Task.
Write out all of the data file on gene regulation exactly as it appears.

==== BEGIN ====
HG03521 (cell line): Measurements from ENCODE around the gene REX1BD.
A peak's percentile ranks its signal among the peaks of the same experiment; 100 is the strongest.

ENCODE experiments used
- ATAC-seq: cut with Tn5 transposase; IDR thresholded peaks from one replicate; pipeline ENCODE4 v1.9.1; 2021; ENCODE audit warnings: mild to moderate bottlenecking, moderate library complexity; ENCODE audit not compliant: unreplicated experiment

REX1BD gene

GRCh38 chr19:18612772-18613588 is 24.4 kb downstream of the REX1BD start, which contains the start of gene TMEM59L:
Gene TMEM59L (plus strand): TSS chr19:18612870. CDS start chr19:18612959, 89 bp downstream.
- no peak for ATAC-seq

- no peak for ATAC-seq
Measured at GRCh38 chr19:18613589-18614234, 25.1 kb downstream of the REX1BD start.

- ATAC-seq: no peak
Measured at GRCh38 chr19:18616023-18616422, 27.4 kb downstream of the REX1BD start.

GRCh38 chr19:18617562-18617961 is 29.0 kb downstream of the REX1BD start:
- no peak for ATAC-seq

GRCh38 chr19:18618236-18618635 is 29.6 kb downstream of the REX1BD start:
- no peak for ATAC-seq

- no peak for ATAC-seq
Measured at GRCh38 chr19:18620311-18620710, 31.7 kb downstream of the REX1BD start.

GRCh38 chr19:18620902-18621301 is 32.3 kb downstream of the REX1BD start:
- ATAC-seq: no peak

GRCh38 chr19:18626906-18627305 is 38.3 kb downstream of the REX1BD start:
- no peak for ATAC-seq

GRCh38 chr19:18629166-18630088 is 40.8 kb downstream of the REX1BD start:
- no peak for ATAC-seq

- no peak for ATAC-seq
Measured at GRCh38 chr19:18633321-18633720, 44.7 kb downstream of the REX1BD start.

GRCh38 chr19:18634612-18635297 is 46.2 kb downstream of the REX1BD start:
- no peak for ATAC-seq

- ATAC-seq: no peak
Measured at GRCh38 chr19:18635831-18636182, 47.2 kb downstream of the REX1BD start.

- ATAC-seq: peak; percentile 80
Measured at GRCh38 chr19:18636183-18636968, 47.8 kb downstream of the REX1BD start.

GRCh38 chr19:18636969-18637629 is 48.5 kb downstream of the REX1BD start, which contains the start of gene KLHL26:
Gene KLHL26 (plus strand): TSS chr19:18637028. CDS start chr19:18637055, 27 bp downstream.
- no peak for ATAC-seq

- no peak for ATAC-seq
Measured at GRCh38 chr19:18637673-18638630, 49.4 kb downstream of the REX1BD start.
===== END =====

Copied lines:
HG03521 (cell line): Measurements from ENCODE around the gene REX1BD.
A peak's percentile ranks its signal among the peaks of the same experiment; 100 is the strongest.

ENCODE experiments used
- ATAC-seq: cut with Tn5 transposase; IDR thresholded peaks from one replicate; pipeline ENCODE4 v1.9.1; 2021; ENCODE audit warnings: mild to moderate bottlenecking, moderate library complexity; ENCODE audit not compliant: unreplicated experiment

REX1BD gene

GRCh38 chr19:18612772-18613588 is 24.4 kb downstream of the REX1BD start, which contains the start of gene TMEM59L:
Gene TMEM59L (plus strand): TSS chr19:18612870. CDS start chr19:18612959, 89 bp downstream.
- no peak for ATAC-seq

- no peak for ATAC-seq
Measured at GRCh38 chr19:18613589-18614234, 25.1 kb downstream of the REX1BD start.

- ATAC-seq: no peak
Measured at GRCh38 chr19:18616023-18616422, 27.4 kb downstream of the REX1BD start.

GRCh38 chr19:18617562-18617961 is 29.0 kb downstream of the REX1BD start:
- no peak for ATAC-seq

GRCh38 chr19:18618236-18618635 is 29.6 kb downstream of the REX1BD start:
- no peak for ATAC-seq

- no peak for ATAC-seq
Measured at GRCh38 chr19:18620311-18620710, 31.7 kb downstream of the REX1BD start.

GRCh38 chr19:18620902-18621301 is 32.3 kb downstream of the REX1BD start:
- ATAC-seq: no peak

GRCh38 chr19:18626906-18627305 is 38.3 kb downstream of the REX1BD start:
- no peak for ATAC-seq

GRCh38 chr19:18629166-18630088 is 40.8 kb downstream of the REX1BD start:
- no peak for ATAC-seq

- no peak for ATAC-seq
Measured at GRCh38 chr19:18633321-18633720, 44.7 kb downstream of the REX1BD start.

GRCh38 chr19:18634612-18635297 is 46.2 kb downstream of the REX1BD start:
- no peak for ATAC-seq

- ATAC-seq: no peak
Measured at GRCh38 chr19:18635831-18636182, 47.2 kb downstream of the REX1BD start.

- ATAC-seq: peak; percentile 80
Measured at GRCh38 chr19:18636183-18636968, 47.8 kb downstream of the REX1BD start.

GRCh38 chr19:18636969-18637629 is 48.5 kb downstream of the REX1BD start, which contains the start of gene KLHL26:
Gene KLHL26 (plus strand): TSS chr19:18637028. CDS start chr19:18637055, 27 bp downstream.
- no peak for ATAC-seq

- no peak for ATAC-seq
Measured at GRCh38 chr19:18637673-18638630, 49.4 kb downstream of the REX1BD start.